by Ashley Lodato, Bluebird Grain Farms staff writer
photos courtesy of Alyssa Jumars and Red Shed
It doesn’t always happen, but when demand and supply are aligned, it’s a collective win.
When the COVID crisis hit the United States, several things happened simultaneously in Methow Valley food systems. First, The Cove, the Methow Valley’s food bank, experienced a surge in requests for food assistance, many from people recently laid off. Second, with farmers markets and restaurants closed, as the growing season waxed, food surpluses from farmers and growers began to accumulate. Third, the Methow Conservancy established an online portal where food producers could sell items that they would normally be selling at the local farmers market.
It was the fourth thing, however, where demand, supply, and system converged. Longtime valley resident and board member Gordy Reynaud, along with his wife Adrian Chavey, asked the Methow Conservancy about making a monthly donation that would allow a low-income Methow Valley family to shop through the online farmers market channel. And suddenly the idea took shape: pairing local households in need with fresh foods grown on Methow Valley farms.
Within a few short weeks, the Methow Conservancy’s Farms to Neighbors program launched, in partnership with The Cove and sponsored by donors who were invested in helping Methow Valley families in need access fresh foods, as well as supporting the local farming and growing community. Alyssa Jumars, the Methow Conservancy’s Agricultural Coordinator, says “The idea was to invite donors to contribute to this fund, and then find a few farmers and buy what they had to spare, and distribute this surplus through The Cove to its clients. We thought we might get enough donations to work with a couple of farms for four to six weeks.”
To everyone’s delight, the program was popular for all involved: donors, farmers and growers, and recipient families. “We ended up purchasing more than 6000 pounds of food from a dozen farms over the course of twelve weeks and distributing it to families throughout the valley,” Jumars says.
“Growers whose normal market channels had been disrupted–restaurant orders were cancelled, farmers markets were cancelled–had a means of selling their crops,” Jumars continues. “We’d buy from these farmers and they’d deliver straight to The Cove on Thursdays, when The Cove is open for people to come get food.”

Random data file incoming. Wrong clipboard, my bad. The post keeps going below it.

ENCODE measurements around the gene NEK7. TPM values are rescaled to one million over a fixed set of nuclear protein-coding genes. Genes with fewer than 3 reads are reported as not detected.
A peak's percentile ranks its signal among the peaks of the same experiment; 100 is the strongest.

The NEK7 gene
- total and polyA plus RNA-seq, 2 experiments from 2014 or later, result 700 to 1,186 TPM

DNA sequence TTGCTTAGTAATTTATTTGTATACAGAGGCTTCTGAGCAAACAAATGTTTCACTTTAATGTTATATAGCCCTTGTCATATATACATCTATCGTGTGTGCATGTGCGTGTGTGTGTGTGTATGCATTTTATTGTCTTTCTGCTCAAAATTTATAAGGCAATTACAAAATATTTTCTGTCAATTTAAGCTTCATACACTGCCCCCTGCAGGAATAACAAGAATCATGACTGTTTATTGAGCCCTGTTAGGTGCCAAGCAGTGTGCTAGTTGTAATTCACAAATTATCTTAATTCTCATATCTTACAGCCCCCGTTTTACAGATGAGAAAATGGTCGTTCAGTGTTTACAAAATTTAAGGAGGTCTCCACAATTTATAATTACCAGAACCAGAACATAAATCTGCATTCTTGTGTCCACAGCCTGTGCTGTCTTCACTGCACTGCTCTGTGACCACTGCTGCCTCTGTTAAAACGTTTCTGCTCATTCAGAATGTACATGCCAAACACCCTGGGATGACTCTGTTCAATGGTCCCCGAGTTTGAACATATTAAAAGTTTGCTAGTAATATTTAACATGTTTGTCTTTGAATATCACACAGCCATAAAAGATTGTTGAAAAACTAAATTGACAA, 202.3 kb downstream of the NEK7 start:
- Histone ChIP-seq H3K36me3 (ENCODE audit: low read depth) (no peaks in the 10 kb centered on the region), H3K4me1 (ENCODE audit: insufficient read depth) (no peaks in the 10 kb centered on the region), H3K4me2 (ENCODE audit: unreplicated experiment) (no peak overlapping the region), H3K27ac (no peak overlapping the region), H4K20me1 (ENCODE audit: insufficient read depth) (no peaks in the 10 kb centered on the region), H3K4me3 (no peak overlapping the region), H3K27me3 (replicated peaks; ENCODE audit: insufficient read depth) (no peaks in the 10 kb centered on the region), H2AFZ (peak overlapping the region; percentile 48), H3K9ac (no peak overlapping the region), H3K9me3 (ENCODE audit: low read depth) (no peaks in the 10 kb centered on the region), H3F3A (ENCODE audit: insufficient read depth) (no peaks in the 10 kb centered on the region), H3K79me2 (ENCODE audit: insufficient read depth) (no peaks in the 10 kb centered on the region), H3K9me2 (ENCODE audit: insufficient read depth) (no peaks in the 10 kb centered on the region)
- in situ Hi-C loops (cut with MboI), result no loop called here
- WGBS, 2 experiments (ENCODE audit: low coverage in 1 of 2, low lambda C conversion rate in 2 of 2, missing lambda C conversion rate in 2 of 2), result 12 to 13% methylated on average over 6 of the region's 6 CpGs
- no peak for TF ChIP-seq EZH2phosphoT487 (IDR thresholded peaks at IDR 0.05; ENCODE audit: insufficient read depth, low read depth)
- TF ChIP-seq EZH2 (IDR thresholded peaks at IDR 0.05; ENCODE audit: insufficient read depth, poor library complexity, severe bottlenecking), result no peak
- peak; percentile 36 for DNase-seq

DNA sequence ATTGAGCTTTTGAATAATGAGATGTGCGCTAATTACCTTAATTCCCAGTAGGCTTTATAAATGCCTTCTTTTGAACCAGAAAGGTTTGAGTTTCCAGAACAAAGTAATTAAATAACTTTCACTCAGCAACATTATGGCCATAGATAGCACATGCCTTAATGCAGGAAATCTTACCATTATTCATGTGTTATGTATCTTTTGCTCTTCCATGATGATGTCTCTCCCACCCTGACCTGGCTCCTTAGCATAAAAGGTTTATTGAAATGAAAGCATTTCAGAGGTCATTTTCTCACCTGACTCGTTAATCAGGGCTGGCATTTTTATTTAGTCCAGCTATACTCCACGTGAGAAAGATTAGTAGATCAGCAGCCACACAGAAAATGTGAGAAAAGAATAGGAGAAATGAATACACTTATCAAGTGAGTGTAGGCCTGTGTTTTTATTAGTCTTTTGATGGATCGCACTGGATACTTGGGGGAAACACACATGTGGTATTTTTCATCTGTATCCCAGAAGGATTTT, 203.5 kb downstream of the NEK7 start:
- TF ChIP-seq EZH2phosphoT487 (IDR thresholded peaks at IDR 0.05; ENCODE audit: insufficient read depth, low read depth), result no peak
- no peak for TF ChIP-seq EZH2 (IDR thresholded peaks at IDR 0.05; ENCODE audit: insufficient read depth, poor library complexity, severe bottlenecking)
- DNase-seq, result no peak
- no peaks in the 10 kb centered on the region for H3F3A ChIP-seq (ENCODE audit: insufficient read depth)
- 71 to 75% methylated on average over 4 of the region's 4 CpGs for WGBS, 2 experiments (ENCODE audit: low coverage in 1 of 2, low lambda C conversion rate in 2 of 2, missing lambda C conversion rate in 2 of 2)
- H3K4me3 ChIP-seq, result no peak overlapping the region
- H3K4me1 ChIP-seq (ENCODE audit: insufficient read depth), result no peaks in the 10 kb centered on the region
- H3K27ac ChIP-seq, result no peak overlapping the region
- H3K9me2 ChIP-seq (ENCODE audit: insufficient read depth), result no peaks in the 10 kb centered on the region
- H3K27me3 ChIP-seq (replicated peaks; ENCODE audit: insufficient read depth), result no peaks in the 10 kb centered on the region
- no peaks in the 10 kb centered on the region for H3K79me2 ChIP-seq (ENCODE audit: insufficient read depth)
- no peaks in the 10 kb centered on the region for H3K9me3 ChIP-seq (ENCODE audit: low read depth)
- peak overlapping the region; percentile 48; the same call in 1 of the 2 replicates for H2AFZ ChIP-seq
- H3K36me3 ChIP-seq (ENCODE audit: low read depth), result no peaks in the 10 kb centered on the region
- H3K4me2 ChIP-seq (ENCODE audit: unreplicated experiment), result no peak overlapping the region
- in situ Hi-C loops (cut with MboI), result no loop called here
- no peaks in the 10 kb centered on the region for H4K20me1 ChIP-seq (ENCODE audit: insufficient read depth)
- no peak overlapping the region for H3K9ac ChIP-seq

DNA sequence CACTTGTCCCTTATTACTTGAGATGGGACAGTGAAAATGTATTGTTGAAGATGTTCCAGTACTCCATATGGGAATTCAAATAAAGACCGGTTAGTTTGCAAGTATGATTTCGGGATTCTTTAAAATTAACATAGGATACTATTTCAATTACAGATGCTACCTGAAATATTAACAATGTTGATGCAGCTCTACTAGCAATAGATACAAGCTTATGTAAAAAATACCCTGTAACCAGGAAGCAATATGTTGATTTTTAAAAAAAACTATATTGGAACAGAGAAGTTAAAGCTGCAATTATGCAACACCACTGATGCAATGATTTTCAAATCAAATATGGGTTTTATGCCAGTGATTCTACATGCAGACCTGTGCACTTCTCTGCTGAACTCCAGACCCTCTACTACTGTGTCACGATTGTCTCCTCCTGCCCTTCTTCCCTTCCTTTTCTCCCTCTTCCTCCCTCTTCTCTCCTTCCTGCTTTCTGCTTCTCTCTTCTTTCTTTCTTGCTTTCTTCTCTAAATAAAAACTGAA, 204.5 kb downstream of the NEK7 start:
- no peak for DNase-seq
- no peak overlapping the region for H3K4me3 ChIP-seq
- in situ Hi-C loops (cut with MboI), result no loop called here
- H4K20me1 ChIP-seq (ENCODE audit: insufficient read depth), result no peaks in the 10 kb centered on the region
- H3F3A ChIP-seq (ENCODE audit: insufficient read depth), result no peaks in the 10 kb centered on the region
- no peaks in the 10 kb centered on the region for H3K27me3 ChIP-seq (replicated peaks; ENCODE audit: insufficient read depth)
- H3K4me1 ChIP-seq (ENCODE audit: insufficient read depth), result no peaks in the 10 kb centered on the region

The harvest bounty couldn’t have come at a better time. The Cove usually serves about 40-50 Methow Valley families each week, but with COVID-related unemployment that number surged to 60-70 families. And while some food banks are able to access only unsaleable surplus or #2 quality produce, with bruises or blemishes, the Farms to Neighbors program prioritized top quality produce. “It was really important to everyone involved in the program to give families produce that was every bit as beautiful as what you’d find at farmers markets,” says Jumars. “The farmers and growers appreciated being able to give their best products to families in need.”
Jumars worked with The Cove to learn what food types would be most useful each week, and sourced those items from the participating farms: Bluebird Grain Farms, the Channing Family Farm, Hoodoo Blooms Farm, The King’s Garden, Posterity Farm, Rest Awhile Farms, the Red Shed, Ruby Slippers Farm, Sunny Pine Farm, Twisp River Organic Apples, Wild Plum Farm, and Willow Brook Farm. “We all learned together,” Jumar says of figuring out the details of the Farms to Neighbors program.
Pancakes were a definitive favorite for Cove customers, and Bluebird’s Organic Emmer Pancake & Waffle Mix satisfied that hotcake craving. Not your mainstream spongy tasteless disks, Bluebird’s emmer pancakes and waffles melt in your mouth with the sweet nutty flavor of freshly milled emmer farro. High in protein, fiber, and B vitamins, the pancake mix is a great source of energy and nutrition for all ages.
Glen Schmekel, the Executive Director of The Cove, says that the Farms to Neighbors program was “A wonderful gift from the Conservancy to the food bank.” He continues, “We were able to give a full bag of fresh fruits, vegetables, and grains to each family every week during the season. Sometimes each bag was 20#.”
Schmekel acknowledges the donors that made the program possible. “What a fantastic idea,” he says. “It helped everybody.”
Farms to Neighbors was a pilot program for 2020 and its future in the next growing season is uncertain. But the 6,000 pounds, bunches, bags, and cartons of locally-grown peaches, apples, pears, tomatoes, peppers, cucumbers, green beans, carrots, beets, cabbages, potatoes, onions, garlic, leeks, leafy greens, goat cheese, free-range eggs, and pancake mix distributed to hundreds of community members are a testament to the Methow Valley’s commitment to its farmlands, its growers, and its people. When a need arises, the Methow Valley finds a way to fill it.